Thank you for your question and I understand your concern. I must assume when you say the agitation is very slow that your looking at lower portion of the agitator and not just the upper auger portion.
I added some theory of operation below.
Your washer is not just a typical washer with a typical drive motor or drive system. It uses a mode shifter and an inverter motor. The motor has to sense the load and engage the drive, which takes 20-30 seconds after the tub has filled with water. Throw in an article of clothing, let it run for a minute and then open the lid. You should see the article has moved around if the washer is agitating correctly.
When you hear the mode shifter engage and disengage you will hear a "clicking" sound and assume it's broken. This sound is normal and occurs when the washer goes in and out of agitate and spin. You will hear this multiple times throughout the wash cycle.
The mode shifter is controlled by the motor inverter circuit. When the washer starts the agitation cycle, the inverter energizes the mode shifter coil. The magnetic field of the coil lifts the mode shifter cam, disengaging it from the drive pulley. Without the cam engaged, the drive pulley rotates only the agitator shaft. At the beginning of the agitation cycle, the inverter energizes the mode shifter coil with 135 VDC (PWM) for approximately 18 seconds. This high voltage pulls the mode shifter cam up from the drive pulley. During this time, the motor also rotates clockwise and counterclockwise in short strokes to ensure the mode shifter cam has been released from the drive pulley. This operation is called the Mode Shifter Agitate Program. It is normal to hear metal-to-metal "clunking" sounds during this time as the cam and drive pulley disengage. The washer runs this program when the agitation cycle first starts, when power is restored if lost during agitation or when the user restarts the washer if paused. Once the Mode Shifter Agitate Program has completed (18 seconds), agitation begins. During agitation, the inverter continues to supply 30 VDC (PWM) to the mode shifter coil. This voltage is sufficient to hold the mode shifter cam away from the drive pulley throughout the remainder of the agitation cycle.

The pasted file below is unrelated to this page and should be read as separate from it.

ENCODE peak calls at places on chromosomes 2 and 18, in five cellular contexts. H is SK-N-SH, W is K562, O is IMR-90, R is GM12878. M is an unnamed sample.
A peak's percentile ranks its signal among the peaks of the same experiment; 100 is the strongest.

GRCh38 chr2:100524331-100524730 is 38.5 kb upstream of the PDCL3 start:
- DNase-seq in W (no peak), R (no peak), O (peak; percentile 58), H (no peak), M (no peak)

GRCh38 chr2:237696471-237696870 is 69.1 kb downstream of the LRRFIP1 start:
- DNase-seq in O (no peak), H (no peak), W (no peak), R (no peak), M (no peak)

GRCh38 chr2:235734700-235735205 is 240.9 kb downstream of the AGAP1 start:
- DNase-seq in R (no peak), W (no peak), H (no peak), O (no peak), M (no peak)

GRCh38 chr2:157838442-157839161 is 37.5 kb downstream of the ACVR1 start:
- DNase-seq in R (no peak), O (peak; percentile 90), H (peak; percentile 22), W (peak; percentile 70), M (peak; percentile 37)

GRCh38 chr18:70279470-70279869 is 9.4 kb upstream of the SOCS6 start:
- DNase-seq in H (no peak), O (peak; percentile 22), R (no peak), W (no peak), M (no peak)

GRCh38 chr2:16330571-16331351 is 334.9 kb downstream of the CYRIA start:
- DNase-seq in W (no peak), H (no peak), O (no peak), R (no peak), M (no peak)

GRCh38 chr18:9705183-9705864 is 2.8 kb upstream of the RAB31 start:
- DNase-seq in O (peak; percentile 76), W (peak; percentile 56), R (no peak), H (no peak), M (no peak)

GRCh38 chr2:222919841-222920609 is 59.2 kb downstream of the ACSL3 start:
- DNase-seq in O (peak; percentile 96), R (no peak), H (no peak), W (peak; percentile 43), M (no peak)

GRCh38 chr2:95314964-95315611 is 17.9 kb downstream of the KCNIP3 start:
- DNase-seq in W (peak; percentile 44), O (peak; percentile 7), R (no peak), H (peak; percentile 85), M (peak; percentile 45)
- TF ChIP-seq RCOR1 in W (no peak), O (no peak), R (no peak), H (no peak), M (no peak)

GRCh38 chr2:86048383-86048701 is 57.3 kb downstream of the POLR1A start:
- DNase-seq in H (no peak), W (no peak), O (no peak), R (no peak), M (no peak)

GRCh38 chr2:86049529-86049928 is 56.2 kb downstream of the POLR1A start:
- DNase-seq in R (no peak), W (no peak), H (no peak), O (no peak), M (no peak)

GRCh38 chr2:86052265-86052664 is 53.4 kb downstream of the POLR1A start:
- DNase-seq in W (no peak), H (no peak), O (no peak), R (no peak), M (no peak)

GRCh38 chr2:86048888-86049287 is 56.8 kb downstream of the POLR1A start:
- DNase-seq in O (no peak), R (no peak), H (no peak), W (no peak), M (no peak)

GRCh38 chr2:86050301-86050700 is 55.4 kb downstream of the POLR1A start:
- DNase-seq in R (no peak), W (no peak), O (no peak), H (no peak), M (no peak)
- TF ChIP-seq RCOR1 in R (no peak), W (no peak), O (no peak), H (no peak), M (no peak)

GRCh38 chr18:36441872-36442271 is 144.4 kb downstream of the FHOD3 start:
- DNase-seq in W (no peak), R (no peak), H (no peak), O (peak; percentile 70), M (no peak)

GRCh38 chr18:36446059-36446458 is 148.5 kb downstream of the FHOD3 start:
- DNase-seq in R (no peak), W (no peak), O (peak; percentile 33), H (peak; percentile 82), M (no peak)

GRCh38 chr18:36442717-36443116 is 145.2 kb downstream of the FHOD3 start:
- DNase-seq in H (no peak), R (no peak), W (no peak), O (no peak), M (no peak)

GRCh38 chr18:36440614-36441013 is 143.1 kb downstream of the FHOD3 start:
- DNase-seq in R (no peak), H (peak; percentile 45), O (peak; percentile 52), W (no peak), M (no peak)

The inverter motor controls the speed of agitation
. The agitator stroke rate is approximately 30 strokes per minute. This rate is the same for all cycles. The speed of the motor controls the arc. At fast speed, the arc is approximately 360 degrees. At slower speeds, the arc is substantially less. It is the distance of the arc that determines normal or gentle wash cycles.
If you believe your washer is not agitating normally after the information I provided, then you can have it repaired by a Sears technician. Here is a link that will provide the nearest drop-off locations:
Sears Home Services